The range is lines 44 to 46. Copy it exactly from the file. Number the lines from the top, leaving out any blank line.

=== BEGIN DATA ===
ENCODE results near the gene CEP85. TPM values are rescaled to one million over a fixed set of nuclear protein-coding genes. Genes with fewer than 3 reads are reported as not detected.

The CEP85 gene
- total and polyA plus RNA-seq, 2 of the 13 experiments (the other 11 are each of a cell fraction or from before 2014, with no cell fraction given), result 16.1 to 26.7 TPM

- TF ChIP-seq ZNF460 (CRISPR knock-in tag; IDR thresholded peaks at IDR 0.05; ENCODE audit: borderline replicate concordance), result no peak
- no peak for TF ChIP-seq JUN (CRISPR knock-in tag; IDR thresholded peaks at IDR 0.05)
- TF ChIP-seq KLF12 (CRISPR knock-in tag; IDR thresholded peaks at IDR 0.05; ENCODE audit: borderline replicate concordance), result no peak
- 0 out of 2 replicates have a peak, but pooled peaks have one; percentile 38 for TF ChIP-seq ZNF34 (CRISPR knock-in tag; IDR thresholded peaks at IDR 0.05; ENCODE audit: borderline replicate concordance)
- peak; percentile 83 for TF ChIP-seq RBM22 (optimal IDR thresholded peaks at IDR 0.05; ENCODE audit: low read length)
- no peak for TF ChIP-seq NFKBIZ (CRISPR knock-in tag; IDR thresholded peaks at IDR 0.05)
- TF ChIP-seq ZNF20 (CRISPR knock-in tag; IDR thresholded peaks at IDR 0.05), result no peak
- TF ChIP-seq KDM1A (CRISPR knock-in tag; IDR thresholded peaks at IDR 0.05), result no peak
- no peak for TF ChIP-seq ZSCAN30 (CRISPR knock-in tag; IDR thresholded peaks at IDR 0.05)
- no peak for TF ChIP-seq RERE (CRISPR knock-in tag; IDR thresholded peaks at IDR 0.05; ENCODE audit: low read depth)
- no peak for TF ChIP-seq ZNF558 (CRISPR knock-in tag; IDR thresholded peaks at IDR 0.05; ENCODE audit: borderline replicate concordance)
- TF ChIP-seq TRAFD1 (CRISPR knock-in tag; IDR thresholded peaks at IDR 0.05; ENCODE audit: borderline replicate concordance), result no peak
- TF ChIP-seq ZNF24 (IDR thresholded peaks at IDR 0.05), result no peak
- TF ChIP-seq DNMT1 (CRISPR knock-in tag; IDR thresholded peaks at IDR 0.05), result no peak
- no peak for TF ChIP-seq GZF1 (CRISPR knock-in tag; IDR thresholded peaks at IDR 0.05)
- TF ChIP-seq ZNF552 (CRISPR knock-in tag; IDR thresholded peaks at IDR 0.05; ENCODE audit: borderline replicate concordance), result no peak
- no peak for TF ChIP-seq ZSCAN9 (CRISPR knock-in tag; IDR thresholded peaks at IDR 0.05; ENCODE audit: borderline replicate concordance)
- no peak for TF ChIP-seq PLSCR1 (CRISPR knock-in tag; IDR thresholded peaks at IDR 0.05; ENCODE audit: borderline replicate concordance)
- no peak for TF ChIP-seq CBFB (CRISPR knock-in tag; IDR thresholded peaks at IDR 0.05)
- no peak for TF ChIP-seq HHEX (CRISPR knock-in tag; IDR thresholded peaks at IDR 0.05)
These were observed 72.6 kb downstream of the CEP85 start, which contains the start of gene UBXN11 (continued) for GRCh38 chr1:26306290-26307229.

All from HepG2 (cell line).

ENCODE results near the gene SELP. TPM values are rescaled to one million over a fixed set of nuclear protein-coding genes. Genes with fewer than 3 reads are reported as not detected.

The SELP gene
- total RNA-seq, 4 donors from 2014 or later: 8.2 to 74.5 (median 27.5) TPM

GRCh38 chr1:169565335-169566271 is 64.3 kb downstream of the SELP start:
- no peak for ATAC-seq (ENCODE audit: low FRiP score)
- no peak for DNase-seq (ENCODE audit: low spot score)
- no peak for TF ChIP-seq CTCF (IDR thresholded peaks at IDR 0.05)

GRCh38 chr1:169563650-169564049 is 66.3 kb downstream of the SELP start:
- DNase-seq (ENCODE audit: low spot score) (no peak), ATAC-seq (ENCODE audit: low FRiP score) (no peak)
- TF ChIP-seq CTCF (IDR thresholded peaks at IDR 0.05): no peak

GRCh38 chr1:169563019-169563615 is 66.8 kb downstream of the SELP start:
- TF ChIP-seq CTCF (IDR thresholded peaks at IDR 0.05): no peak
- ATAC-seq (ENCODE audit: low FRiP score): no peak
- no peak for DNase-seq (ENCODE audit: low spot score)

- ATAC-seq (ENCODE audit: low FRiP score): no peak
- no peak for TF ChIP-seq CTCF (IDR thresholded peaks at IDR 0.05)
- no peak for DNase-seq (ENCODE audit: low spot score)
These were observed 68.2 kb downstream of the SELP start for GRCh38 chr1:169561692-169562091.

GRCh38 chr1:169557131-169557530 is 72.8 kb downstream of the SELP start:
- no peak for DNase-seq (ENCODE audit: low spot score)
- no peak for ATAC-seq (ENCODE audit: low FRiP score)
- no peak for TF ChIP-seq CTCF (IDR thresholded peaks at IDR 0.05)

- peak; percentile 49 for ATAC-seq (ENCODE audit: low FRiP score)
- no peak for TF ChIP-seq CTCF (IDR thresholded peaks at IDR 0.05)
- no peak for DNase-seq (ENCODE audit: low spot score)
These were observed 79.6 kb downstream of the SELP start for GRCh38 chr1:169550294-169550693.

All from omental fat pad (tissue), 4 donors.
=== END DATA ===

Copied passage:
GRCh38 chr1:169557131-169557530 is 72.8 kb downstream of the SELP start:
- no peak for DNase-seq (ENCODE audit: low spot score)
- no peak for ATAC-seq (ENCODE audit: low FRiP score)